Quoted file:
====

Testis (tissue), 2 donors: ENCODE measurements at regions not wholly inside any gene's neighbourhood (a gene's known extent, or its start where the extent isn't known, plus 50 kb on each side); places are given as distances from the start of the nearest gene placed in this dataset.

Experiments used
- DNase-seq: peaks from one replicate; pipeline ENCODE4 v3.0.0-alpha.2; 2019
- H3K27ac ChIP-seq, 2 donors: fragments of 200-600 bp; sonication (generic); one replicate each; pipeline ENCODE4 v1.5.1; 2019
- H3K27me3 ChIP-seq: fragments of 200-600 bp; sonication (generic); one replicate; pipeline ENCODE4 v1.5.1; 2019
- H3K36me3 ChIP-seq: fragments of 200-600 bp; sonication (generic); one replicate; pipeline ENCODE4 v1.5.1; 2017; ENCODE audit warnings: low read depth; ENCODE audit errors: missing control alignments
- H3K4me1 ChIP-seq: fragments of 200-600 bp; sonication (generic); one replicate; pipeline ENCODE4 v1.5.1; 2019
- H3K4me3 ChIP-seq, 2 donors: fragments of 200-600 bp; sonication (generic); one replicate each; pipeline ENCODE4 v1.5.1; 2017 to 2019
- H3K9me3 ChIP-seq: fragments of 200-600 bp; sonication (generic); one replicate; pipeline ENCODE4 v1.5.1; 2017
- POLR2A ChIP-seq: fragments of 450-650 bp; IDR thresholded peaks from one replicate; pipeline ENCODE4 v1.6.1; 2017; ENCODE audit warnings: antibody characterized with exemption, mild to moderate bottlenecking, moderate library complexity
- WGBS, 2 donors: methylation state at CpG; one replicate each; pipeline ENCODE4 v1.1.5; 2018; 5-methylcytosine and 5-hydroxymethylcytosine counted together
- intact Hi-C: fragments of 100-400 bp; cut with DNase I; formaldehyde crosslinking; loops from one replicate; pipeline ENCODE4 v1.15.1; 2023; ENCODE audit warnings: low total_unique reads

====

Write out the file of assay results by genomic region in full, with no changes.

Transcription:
Testis (tissue), 2 donors: ENCODE measurements at regions not wholly inside any gene's neighbourhood (a gene's known extent, or its start where the extent isn't known, plus 50 kb on each side); places are given as distances from the start of the nearest gene placed in this dataset.

Experiments used
- DNase-seq: peaks from one replicate; pipeline ENCODE4 v3.0.0-alpha.2; 2019
- H3K27ac ChIP-seq, 2 donors: fragments of 200-600 bp; sonication (generic); one replicate each; pipeline ENCODE4 v1.5.1; 2019
- H3K27me3 ChIP-seq: fragments of 200-600 bp; sonication (generic); one replicate; pipeline ENCODE4 v1.5.1; 2019
- H3K36me3 ChIP-seq: fragments of 200-600 bp; sonication (generic); one replicate; pipeline ENCODE4 v1.5.1; 2017; ENCODE audit warnings: low read depth; ENCODE audit errors: missing control alignments
- H3K4me1 ChIP-seq: fragments of 200-600 bp; sonication (generic); one replicate; pipeline ENCODE4 v1.5.1; 2019
- H3K4me3 ChIP-seq, 2 donors: fragments of 200-600 bp; sonication (generic); one replicate each; pipeline ENCODE4 v1.5.1; 2017 to 2019
- H3K9me3 ChIP-seq: fragments of 200-600 bp; sonication (generic); one replicate; pipeline ENCODE4 v1.5.1; 2017
- POLR2A ChIP-seq: fragments of 450-650 bp; IDR thresholded peaks from one replicate; pipeline ENCODE4 v1.6.1; 2017; ENCODE audit warnings: antibody characterized with exemption, mild to moderate bottlenecking, moderate library complexity
- WGBS, 2 donors: methylation state at CpG; one replicate each; pipeline ENCODE4 v1.1.5; 2018; 5-methylcytosine and 5-hydroxymethylcytosine counted together
- intact Hi-C: fragments of 100-400 bp; cut with DNase I; formaldehyde crosslinking; loops from one replicate; pipeline ENCODE4 v1.15.1; 2023; ENCODE audit warnings: low total_unique reads